If you like to embrace chaos and love the sound of it, Pom Poko is the band for you. Comprised of vocalist Ragnhild Fangel, guitarist Martin Miguel Tonne, bassist Jonas Krøvel and drummer Ola Djupvik, the group’s sound sprays out with the excitement of opening a shaken can of fizzy drink. With the release of their first album Birthday (2019), Pom Poko experimented with loud, epic sounds in “Crazy Energy Night” and sweet ballads such as “Honey”. Their bold, audacious debut showcased their ability to capture extreme highs and lows from surrealist art-punk tunes to grunge-jazz anthems.
In a 2019 Sungenre interview, Martin described the influence of jazz on their sound, suggesting they are “working with improvisation in every conceivable way.” Ola added, “you have more freedom when you compose in realtime… what we play isn’t jazz, but I really feel that I use my jazz background, because I feel I’m free to take or make decisions in realtime when we’re playing.”
Their second album Cheater dishes out a familiar set of thrills, full of surprise twists and turns. Pom Poko is a band that demands to be heard live, and the many intricate elements to Cheater can attest to that. However, the main shortcoming of this album is that their complex structures and intertwining guitar riffs can at times cause the main melody to be overshadowed. It is a demanding album that can possibly take several listen throughs to be enjoyed and understood to its full potential. Because of this there are not as many instant hits as “Birthday”. But Cheater showcases their ability to pack the largest sounds possible into a three-minute track. It will be a joyful day when pandemic restrictions ease up and the band can be allowed to demonstrate how they translate the energy of this album for a live performance.
The opening title track, “Cheater” bursts out of the gates, full speed ahead. Distorted guitar juxtaposes Ragnhild’s angelic vocals. A funky bassline and stuttering guitar colour the verse. The chorus trails after with a choppy call and response between the guitar and bass, creating an echo rippling through the ears. Although the start of the song emits a whisper of a pop song, by the end, the song descends into an extended punk instrumental bash.
The second track, “Like a Lady” is the star of the album. Ragnhild’s serene vocals stay steady in a storm of sound swirling and crashing all around. The beginning gets right to the drama with a loud guitar riff but abruptly cuts off and pulls back, hinting at what’s to come later in the climax. The twang of the chorus delivers a strong melody. It is a brilliant power anthem for a powerful lady that slides down the guitar’s distortion.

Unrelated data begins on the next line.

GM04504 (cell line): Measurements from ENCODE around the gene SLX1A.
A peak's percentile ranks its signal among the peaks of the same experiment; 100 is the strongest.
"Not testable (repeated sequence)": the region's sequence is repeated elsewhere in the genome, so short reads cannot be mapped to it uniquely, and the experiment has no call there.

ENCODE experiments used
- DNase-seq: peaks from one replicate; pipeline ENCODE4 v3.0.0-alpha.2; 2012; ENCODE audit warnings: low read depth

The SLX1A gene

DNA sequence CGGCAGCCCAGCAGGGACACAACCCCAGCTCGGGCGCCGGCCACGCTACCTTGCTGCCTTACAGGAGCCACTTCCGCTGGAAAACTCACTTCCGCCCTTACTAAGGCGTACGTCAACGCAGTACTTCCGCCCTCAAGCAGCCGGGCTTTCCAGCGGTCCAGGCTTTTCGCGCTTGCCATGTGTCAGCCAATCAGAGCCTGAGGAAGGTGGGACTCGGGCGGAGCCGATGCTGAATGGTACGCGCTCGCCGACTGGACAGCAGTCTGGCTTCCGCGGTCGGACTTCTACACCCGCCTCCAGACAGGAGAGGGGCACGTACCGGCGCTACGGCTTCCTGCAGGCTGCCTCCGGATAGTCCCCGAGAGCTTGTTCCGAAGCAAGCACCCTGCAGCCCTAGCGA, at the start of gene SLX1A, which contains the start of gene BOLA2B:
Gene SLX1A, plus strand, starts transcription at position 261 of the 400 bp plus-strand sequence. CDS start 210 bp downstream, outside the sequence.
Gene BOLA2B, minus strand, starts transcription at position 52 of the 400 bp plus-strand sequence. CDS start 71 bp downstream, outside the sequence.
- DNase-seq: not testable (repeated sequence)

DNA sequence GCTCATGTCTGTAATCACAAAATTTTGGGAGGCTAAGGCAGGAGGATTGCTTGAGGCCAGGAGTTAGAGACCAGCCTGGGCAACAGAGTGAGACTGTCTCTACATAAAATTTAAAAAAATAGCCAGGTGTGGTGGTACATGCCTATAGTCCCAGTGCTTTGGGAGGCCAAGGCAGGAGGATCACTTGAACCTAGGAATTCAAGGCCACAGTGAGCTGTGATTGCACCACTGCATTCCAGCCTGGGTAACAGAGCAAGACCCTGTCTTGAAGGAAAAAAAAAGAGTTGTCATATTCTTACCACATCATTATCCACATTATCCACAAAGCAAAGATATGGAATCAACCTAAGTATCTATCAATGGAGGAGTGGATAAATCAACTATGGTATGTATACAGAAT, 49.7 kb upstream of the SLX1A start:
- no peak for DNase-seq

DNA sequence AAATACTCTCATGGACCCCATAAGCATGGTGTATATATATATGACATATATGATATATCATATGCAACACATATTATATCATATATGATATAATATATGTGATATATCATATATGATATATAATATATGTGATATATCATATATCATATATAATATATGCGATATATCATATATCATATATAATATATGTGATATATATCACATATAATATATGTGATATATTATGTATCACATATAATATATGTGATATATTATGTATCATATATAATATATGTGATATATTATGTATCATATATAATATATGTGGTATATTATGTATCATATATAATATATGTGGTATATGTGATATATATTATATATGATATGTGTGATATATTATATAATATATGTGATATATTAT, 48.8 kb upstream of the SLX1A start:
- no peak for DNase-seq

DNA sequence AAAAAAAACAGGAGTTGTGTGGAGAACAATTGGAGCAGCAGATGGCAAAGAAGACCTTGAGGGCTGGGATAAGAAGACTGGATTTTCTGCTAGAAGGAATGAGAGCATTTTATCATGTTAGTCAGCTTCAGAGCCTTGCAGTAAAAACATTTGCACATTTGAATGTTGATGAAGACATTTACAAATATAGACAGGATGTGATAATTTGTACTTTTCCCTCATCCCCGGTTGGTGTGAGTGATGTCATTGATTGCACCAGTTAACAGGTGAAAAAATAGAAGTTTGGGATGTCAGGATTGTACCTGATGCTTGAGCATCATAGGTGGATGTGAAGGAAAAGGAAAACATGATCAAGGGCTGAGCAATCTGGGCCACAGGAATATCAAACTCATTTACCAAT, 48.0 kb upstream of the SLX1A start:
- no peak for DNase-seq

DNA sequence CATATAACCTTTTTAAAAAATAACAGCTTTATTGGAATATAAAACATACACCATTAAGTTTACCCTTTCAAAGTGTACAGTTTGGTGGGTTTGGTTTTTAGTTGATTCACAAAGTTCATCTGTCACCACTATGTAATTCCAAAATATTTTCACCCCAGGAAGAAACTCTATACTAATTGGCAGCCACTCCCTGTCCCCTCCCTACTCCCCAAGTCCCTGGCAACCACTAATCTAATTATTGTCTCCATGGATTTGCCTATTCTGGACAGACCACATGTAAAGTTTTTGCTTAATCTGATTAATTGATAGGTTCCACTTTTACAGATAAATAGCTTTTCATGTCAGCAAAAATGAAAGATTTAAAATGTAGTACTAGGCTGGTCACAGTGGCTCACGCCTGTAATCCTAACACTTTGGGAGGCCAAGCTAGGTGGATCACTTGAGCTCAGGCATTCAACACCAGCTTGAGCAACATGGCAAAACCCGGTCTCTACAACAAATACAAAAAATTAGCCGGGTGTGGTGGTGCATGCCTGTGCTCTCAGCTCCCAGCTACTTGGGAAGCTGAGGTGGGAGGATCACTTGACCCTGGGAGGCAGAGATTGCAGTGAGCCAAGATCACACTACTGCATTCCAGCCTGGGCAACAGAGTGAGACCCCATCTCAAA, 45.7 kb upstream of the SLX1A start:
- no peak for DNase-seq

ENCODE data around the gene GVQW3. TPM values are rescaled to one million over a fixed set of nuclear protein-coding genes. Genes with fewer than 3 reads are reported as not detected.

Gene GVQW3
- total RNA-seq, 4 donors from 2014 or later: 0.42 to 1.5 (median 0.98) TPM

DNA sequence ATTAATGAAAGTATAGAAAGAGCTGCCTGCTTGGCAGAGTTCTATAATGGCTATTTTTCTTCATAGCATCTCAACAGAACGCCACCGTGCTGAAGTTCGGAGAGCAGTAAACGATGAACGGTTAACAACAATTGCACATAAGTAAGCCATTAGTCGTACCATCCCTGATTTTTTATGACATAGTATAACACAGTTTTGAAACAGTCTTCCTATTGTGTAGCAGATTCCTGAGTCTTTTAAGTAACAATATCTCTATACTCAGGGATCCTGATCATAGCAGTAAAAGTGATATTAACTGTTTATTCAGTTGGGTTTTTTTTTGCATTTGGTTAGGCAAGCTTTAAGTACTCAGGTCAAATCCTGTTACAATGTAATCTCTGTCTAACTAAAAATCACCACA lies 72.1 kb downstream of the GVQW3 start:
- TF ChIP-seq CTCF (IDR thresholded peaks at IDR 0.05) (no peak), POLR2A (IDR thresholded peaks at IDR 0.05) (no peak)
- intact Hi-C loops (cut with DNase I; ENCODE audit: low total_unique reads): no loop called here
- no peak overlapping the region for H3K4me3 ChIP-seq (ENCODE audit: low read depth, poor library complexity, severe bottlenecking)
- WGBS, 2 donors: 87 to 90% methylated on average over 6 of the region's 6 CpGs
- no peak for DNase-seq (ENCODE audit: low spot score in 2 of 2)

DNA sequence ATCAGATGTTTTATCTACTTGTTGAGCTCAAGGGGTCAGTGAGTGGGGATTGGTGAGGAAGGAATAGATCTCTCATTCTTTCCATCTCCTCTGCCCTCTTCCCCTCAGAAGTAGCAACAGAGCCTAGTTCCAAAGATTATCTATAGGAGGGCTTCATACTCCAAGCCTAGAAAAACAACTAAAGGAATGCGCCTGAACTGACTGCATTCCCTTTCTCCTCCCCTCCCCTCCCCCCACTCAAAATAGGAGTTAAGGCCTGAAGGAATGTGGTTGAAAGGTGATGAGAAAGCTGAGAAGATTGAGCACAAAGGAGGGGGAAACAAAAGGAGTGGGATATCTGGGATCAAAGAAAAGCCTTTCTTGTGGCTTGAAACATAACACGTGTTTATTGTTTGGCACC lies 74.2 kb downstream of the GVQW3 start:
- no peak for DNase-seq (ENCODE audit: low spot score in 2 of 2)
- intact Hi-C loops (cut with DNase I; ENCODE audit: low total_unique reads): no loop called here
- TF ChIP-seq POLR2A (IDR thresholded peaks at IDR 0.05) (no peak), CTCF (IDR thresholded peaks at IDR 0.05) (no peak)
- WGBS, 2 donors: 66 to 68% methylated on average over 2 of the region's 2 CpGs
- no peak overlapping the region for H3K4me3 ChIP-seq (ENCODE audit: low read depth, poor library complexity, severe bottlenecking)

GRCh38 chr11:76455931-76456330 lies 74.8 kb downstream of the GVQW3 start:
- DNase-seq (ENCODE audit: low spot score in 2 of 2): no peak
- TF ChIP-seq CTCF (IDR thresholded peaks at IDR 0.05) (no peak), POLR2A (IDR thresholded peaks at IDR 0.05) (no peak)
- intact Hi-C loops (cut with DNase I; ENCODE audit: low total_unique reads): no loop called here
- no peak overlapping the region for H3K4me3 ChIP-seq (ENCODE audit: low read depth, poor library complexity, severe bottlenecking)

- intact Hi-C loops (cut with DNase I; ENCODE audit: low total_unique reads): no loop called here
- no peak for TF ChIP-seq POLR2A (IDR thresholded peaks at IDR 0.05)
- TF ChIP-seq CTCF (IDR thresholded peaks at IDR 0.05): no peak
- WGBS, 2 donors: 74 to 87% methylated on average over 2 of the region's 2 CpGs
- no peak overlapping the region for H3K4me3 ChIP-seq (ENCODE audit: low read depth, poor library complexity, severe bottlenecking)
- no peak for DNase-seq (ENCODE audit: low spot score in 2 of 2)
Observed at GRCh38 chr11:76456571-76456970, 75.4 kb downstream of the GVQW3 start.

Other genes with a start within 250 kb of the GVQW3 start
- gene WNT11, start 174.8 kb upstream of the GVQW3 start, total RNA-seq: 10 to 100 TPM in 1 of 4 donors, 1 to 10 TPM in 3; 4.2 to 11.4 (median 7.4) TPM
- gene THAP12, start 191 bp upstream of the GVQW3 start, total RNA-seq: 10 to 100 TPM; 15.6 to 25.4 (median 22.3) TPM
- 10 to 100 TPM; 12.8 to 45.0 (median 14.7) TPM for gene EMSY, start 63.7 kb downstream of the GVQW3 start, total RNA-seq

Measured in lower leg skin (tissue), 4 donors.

A conglomeration of instruments and sounds start off the Deerhoof-esque third track “Andrew”. Glistening bells smooth out the sound of the overdriven guitar. The pausing of instruments and vocals emphasise the halting, bouncing tempo. The song leaves with a lingering buzz, leaving a final imprint on the mind and the ears.
The fourth track is quick and upbeat. “My Candidacy” showcases Pom Poko’s punk side with a screeching guitar that gives a sharp edge in the chorus. The guitar seemingly has a voice of its own rivalling Ragnhild. In the end, Ragnhild’s voice pulls ahead to an impressive climax to complete the fierce song.
“Danger Baby”, the fifth track, is slowed down compared to the first half of the album. It is a moment of calm to catch your breath before launching into more intense and upbeat tracks later on the album. Even though “Danger Baby” is calmer in comparison to other Pom Poko songs, this track doesn’t lack in complexity of melody or harmony. It is funky, and has an enjoyable swing embedded in its core.
“Andy Go To School” opens with a distortion that grates on the ears. Make no mistake – this track is light, upbeat, and Ragnhild’s voice reaches admirable heights. The chorus demands “clap your hands and everybody get down.” The roaring, tornado-forced instrumentals and stomping beat promise to incite a raging party.
“Look” begins with a stomping, crashing beginning and is not so seamlessly paired with a quick hi-hat. Blasts of guitar pop in to liven up the track. The vocals are delicate and sweet, a noticeable contrast with the intensity of the forceful chant-like singing in the chorus. The instrumentals in the chorus brings about a screeching that momentarily covers up the melody.
“Baroque Denial”, the eighth track, has a delightful rise into the verse. The beautiful vocals pair well with the sharp, spiky-sounding instrumental bits. Throughout this song there is a feeling of rising up, only to land comfortably in the chorus. The vocals on “Curly Romance” make it sound almost like a pop song, but backed with a warped electric-sounding plucking and post-punk guitars.
“Body Level” rounds out the album. It arrives in stark contrast to the surrealist arthouse rock the band displays on some of their other tracks. It starts with high energy but drifts off into a sweet song. It feels like the band is metaphorically wrapping us in a warm blanket as we drink hot cocoa. The melody is compelling and a fitting end to the admirable effort that is Cheater.